Art Appreciation 101

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This article is concurrently posted on The Kent Ridge Common.

Yeh Chi Wei, Drying Salted Fish (1961), Oil on canvas,
61.2 by 79 cm, collection of Mr Yeh Toh Yen  
Art is about beauty and spirit and life. It can be food for thought or comfort food. Unlike what some people may think, art isn’t reserved for a select group of people.

It is meant for everyone, the way music and movies are.

Given the universal appeal of art and the recent conversations about the Singaporean culture, why not take a look at Between Here and Nanyang, the latest exhibition at the NUS Museum?

It features paintings done by Singapore-based artists during the post-independence turmoil. Some items are on loan from private collectors, yet others are rarely-displayed pieces in the museum’s own collection. This would be a great opportunity for us to understand more about our history, through the prism of visual aesthetics.

While wandering about the exhibition, a friend asked me what should one consider in order to appreciate paintings more fully. After thinking about her question and researching online, I came up with a checklist that one may think of while viewing artworks.

Firstly, ask yourself if you like the painting before you. Do you enjoy it? If so, why? If not, why?

Then, employ the following 5 ‘C’s to help you clarify your feelings. These 5 ‘C’s don’t represent the creature comforts of ‘Car, Condominium, Cash, Credit Card and Country Club’.

These 5 ‘C’s stand for ‘Colours, Composition, Content, Context and Choice’.

1) Colours

Is the painting a dreamy red, remind you of a quiet thumping joy? Or is it a fiery crimson, angry and hurt?

Is that shade of blue serene or is it sad? Perhaps it is melancholic?

Shades of the same colour can carry different meanings, according to the painting’s subject matter. Also, the same painting may seem different depending on one’s mood while viewing it.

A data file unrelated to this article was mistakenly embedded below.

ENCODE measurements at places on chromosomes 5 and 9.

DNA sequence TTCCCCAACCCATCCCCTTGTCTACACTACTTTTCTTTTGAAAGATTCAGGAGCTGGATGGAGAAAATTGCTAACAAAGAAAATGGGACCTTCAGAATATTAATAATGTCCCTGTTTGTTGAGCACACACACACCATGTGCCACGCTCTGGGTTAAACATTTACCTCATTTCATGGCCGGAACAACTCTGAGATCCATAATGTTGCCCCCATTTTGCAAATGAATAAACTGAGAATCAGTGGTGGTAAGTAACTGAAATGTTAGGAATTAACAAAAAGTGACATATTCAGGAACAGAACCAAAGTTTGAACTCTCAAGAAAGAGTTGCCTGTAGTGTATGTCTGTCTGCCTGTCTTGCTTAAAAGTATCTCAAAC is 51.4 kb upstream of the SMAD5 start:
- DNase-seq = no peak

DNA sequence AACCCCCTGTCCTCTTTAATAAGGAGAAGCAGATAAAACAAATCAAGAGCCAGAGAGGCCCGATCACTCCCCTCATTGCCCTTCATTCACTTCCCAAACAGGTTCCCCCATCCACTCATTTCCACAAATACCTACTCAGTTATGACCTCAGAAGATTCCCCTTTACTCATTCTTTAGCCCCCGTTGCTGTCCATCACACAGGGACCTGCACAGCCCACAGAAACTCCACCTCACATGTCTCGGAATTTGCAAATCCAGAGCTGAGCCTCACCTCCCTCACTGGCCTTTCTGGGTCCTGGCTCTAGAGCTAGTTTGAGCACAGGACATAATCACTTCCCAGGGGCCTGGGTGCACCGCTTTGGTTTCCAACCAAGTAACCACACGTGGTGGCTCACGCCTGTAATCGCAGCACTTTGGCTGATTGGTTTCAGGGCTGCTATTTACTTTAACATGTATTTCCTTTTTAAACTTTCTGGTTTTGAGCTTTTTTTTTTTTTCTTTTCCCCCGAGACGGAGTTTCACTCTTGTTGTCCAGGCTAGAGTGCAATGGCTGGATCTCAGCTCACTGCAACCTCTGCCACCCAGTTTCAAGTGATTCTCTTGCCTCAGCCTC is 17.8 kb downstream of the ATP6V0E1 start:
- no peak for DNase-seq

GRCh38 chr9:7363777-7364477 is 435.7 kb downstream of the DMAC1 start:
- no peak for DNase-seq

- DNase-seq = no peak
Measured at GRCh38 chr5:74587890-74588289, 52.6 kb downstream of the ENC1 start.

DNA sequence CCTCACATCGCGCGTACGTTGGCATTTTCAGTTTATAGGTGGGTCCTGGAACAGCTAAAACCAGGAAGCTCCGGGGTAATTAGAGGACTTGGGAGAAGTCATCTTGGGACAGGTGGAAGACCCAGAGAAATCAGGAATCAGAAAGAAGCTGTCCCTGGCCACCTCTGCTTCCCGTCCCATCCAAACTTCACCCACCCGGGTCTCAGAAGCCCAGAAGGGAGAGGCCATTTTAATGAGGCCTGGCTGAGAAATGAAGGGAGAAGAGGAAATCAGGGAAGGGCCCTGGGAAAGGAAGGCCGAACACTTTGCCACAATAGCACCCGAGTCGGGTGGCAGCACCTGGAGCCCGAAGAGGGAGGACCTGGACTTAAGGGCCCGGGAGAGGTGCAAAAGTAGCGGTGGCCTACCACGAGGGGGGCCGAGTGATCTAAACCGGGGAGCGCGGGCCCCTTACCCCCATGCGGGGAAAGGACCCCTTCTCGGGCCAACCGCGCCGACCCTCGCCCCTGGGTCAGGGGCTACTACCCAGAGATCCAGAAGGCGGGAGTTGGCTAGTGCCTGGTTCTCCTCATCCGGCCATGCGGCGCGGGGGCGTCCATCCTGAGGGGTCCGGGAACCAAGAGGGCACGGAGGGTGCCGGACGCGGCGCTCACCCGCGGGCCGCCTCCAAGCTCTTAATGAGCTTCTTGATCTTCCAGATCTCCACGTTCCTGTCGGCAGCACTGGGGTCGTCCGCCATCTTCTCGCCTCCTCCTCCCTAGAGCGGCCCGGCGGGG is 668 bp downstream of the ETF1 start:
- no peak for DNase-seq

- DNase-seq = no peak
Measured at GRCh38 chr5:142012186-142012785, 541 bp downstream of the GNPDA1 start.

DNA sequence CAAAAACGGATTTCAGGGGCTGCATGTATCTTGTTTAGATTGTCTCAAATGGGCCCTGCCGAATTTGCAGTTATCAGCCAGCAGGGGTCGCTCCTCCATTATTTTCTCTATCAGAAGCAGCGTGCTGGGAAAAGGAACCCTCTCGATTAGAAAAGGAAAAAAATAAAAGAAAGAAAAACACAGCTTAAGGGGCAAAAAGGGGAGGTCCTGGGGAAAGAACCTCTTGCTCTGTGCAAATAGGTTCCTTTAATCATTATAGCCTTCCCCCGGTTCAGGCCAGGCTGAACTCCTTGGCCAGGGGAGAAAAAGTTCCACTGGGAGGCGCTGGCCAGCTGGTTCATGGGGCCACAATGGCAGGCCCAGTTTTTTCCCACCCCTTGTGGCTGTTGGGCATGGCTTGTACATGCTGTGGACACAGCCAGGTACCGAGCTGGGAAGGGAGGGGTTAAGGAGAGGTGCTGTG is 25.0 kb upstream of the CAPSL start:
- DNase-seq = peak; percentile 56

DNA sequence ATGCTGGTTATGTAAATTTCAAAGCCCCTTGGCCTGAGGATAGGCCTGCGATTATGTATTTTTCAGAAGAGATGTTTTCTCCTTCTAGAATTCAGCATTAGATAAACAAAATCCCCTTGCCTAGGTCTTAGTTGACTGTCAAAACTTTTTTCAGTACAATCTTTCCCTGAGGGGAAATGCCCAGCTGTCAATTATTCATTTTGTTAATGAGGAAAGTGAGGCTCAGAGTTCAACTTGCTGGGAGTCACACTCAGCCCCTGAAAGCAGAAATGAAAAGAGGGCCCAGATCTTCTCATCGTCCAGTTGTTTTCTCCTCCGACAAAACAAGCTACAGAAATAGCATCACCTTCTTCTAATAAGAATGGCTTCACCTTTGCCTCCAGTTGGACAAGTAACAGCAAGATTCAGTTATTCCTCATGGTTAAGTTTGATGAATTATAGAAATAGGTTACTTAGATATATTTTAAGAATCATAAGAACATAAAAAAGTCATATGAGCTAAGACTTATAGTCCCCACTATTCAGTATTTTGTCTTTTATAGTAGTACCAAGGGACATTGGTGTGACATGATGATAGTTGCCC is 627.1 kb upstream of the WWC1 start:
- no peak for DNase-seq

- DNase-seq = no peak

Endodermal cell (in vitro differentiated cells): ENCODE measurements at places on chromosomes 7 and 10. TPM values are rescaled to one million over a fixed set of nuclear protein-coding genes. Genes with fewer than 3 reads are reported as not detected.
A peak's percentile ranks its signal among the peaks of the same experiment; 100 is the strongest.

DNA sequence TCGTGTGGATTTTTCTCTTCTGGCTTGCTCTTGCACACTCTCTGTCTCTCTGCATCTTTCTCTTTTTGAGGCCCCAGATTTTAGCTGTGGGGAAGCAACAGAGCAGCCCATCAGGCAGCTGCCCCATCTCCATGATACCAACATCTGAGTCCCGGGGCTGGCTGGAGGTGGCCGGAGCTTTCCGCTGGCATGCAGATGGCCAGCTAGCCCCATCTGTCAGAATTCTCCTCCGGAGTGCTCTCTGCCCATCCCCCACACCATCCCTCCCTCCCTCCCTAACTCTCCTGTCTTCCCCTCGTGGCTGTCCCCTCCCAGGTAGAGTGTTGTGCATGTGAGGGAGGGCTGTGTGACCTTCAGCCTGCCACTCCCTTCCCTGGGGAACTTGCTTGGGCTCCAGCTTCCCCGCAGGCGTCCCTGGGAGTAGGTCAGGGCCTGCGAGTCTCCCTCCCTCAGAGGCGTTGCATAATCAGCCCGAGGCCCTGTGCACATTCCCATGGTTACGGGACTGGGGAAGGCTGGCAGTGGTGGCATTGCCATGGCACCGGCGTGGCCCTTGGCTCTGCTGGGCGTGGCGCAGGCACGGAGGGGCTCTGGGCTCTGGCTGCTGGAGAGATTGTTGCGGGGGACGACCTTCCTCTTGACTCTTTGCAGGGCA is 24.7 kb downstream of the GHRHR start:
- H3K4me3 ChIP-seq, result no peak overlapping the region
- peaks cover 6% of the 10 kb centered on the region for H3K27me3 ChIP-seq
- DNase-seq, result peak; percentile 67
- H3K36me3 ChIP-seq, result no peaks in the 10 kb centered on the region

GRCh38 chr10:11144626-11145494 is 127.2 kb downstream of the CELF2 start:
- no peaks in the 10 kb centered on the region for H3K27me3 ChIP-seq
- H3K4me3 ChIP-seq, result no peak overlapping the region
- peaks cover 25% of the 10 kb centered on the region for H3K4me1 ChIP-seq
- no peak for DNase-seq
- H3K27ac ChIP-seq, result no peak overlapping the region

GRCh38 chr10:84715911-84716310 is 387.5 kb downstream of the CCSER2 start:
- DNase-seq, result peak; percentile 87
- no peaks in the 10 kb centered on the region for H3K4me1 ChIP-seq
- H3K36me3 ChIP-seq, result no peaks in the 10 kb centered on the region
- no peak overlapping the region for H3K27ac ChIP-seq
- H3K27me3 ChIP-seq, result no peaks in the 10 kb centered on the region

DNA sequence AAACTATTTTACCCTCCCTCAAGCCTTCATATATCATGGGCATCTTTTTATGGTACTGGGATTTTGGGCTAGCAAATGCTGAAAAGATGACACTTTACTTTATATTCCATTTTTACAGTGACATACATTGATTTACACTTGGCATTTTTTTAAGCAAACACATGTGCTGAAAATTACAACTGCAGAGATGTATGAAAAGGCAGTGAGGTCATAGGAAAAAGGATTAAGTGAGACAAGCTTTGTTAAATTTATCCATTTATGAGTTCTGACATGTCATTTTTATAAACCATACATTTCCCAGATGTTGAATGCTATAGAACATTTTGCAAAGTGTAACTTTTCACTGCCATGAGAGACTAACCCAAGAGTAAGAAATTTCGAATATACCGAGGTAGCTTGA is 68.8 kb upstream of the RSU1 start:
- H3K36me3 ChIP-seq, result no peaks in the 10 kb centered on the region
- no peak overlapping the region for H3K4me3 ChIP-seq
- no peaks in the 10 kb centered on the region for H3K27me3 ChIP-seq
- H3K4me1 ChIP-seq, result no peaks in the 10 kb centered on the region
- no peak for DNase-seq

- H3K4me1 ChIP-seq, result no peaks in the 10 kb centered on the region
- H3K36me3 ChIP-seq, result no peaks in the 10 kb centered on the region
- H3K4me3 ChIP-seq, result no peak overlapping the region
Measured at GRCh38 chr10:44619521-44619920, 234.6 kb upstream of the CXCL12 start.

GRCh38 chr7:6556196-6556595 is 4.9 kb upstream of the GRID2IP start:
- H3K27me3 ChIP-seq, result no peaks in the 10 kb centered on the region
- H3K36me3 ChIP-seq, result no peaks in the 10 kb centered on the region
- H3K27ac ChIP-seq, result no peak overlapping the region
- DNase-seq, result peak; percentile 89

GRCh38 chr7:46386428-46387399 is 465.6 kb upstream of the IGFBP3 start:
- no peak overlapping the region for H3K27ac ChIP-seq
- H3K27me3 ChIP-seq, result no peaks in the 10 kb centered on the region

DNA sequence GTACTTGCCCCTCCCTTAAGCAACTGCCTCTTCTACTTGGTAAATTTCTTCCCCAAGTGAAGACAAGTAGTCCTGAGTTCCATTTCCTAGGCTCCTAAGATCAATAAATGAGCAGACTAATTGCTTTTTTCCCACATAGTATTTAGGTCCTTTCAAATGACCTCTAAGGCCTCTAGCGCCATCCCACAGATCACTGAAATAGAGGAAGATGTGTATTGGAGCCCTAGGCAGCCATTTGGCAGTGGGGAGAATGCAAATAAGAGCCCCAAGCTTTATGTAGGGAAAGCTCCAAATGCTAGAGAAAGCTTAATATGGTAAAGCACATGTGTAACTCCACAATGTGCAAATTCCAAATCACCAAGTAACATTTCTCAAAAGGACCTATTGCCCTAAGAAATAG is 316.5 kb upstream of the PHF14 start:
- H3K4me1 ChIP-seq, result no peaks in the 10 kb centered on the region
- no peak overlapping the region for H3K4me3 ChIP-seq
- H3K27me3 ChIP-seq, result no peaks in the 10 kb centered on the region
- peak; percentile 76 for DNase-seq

Self Portrait, by Ng Eng Teng (1955)
2) Composition

Also, consider the composition of the painting. Do the lines and colours lead to a focal point?

Does the artwork feel imbalanced to you?

The oil painting of the bamboos below has an asymmetrical balance for it captures the vibrant randomness of growing plants.
Bamboo, by Sunyee (Undated)
3) Content

The subject matter of the painting matters. What is it about? Does it show a group of people eating potatoes or is it a still life of a bowl of fruits?

Is it a critique of social issues? Or does it take a simple pleasure in the quiet beauty of life?

The Chinese scroll painting below by Zhang Daqian is a meditative piece showing an old man gazing at a clump of banana shoots.

Strolling under a Banana Palm, by Zhang Daqian (1963)
4) Context

When was the painting done? Sometimes, it helps to know the socio-political context during which the artwork was created.

For example, many of these displayed paintings were created during the tumultuous founding years of Singapore. As such, they may come across as being uncontroversial pieces.

Some pieces – including the one below – may record the kampung life then.

Feeding Chickens, by Chua Thean Teng (undated)
5) Choice

And finally, understand that no one has a monopoly on the interpretation of art. Even artists and art historians quibble about the nature of art all the time.

So feel free to step into the NUS Museum. It literally doesn’t cost any money to enter and might turn out to be rather fun. During certain hours, student docents would be present to give guided tours on these works by Singapore’s pioneering artists.

You do have a choice in finding out more about Singapore’s art and deciding what it means to you.

As local singer Kit Chan says, “I call on all Singaporeans to support and to nurture all our emerging and mature creative local talents, so that they may continue to tell the Singapore story through song, books, poems, films, food, beautiful clothes and furniture, and all those comforting things for living and for the soul.”

Visiting Between Here and Nayang at NUS Museum would be a positive show of support.

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